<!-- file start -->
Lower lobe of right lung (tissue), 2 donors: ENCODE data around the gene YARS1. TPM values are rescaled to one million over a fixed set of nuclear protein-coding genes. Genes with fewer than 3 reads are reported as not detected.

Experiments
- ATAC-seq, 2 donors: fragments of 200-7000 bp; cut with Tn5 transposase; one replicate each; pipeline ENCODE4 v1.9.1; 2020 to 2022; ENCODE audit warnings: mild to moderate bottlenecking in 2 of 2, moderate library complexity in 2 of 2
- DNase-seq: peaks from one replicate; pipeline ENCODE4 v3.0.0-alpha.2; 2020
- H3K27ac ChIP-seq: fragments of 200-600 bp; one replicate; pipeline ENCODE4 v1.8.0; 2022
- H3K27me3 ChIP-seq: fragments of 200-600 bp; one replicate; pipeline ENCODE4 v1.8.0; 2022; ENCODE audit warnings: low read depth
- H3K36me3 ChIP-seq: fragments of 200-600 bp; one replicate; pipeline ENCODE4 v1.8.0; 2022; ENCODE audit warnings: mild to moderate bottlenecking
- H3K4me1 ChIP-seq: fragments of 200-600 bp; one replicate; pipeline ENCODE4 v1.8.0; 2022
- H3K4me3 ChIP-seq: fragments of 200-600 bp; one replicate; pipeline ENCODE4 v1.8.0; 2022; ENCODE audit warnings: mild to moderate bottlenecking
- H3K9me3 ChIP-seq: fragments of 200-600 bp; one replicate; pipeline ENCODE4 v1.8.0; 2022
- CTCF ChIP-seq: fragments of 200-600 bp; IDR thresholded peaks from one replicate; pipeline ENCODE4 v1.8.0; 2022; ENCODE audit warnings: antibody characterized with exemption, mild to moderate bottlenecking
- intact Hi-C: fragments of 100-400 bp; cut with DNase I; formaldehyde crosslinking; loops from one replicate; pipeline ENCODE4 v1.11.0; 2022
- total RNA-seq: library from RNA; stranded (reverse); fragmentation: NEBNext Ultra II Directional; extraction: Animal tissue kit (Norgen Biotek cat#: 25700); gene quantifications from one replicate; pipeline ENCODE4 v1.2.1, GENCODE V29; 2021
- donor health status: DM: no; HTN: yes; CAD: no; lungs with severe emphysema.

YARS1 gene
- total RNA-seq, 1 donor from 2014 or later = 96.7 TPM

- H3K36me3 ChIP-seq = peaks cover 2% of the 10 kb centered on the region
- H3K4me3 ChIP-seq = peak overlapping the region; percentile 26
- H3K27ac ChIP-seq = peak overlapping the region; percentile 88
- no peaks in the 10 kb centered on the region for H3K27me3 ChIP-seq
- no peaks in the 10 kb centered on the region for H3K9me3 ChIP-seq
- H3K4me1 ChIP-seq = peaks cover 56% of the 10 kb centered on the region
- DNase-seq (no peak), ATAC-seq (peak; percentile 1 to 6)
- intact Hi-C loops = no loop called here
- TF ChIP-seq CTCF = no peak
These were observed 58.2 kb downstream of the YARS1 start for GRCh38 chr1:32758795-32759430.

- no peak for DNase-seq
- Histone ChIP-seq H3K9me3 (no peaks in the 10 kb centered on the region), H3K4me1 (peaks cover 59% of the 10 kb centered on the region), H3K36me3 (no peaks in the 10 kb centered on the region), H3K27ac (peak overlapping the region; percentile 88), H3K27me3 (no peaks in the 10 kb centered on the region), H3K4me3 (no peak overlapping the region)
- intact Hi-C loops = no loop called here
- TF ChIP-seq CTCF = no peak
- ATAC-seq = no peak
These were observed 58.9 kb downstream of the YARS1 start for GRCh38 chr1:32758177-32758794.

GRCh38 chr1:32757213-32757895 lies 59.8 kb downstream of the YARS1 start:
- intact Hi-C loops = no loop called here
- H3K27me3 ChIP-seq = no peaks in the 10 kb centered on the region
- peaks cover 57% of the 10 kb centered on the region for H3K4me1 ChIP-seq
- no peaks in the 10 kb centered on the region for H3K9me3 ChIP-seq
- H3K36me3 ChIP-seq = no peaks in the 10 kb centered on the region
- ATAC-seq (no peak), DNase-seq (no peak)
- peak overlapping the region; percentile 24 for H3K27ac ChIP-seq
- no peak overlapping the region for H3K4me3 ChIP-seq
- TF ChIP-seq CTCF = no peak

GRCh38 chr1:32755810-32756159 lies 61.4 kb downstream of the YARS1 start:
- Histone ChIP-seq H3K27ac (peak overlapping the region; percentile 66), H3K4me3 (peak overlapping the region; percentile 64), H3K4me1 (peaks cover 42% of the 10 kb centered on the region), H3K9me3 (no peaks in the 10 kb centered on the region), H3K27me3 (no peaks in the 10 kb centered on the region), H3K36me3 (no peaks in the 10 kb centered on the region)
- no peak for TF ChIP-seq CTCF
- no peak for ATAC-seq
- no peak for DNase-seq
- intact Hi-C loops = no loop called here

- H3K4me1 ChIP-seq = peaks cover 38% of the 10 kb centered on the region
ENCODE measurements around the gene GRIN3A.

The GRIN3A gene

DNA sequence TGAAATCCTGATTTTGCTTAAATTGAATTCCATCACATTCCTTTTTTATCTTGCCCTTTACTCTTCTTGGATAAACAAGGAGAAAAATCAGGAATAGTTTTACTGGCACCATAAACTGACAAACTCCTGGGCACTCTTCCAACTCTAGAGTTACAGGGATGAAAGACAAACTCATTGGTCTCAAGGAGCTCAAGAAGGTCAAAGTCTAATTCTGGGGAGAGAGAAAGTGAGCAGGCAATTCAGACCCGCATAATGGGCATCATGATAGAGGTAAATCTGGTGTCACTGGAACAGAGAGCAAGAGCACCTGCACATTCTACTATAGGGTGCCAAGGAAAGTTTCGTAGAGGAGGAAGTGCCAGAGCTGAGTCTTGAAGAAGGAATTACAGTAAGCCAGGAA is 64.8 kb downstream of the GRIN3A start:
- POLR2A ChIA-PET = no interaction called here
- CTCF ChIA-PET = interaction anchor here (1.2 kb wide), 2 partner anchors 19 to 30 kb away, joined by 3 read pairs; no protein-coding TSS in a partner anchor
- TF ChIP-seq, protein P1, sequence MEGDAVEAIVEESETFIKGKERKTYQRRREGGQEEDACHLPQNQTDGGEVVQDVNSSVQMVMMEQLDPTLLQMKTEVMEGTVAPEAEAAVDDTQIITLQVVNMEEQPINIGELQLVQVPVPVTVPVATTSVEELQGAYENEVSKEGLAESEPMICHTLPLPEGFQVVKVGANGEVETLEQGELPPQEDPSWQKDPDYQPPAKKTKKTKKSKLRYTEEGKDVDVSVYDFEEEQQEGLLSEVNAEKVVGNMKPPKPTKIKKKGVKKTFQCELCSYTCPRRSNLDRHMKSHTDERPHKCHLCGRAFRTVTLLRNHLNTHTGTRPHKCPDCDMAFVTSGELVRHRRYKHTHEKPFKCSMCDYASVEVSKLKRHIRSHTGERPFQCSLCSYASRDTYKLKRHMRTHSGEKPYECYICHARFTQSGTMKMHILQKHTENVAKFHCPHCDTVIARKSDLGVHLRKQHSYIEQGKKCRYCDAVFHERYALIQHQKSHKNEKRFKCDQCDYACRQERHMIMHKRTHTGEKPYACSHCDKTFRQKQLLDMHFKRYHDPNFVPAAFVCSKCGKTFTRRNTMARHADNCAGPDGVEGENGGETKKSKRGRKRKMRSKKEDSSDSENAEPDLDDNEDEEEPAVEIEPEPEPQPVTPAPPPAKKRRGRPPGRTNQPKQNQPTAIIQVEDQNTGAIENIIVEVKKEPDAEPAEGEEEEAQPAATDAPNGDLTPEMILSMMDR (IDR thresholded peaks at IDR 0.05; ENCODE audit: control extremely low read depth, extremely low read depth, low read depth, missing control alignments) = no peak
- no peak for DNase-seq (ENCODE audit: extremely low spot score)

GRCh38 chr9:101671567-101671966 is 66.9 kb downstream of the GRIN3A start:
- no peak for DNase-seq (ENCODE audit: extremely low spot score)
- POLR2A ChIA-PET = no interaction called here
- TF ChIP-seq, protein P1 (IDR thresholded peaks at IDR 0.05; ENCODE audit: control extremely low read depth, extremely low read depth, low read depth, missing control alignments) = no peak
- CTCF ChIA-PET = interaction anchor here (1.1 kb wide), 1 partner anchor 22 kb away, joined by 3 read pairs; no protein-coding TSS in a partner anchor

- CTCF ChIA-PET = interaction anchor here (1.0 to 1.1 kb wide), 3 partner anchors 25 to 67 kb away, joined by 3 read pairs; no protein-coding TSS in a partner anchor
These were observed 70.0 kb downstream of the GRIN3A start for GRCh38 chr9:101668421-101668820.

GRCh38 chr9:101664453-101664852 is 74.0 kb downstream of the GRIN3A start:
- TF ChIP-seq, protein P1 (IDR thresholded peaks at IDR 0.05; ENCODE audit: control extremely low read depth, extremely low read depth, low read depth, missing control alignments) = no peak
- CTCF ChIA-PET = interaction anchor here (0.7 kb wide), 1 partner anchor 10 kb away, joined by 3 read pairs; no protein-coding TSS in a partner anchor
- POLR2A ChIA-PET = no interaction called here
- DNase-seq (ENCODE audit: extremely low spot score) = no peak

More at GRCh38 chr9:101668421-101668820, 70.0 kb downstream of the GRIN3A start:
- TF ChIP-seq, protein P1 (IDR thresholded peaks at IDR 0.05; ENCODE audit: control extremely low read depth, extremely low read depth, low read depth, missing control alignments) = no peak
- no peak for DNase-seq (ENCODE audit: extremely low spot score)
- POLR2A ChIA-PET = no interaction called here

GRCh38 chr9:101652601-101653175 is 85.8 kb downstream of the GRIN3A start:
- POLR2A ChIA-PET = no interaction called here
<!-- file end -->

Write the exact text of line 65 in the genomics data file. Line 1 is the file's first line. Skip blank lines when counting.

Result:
- TF ChIP-seq, protein P1 (IDR thresholded peaks at IDR 0.05; ENCODE audit: control extremely low read depth, extremely low read depth, low read depth, missing control alignments) = no peak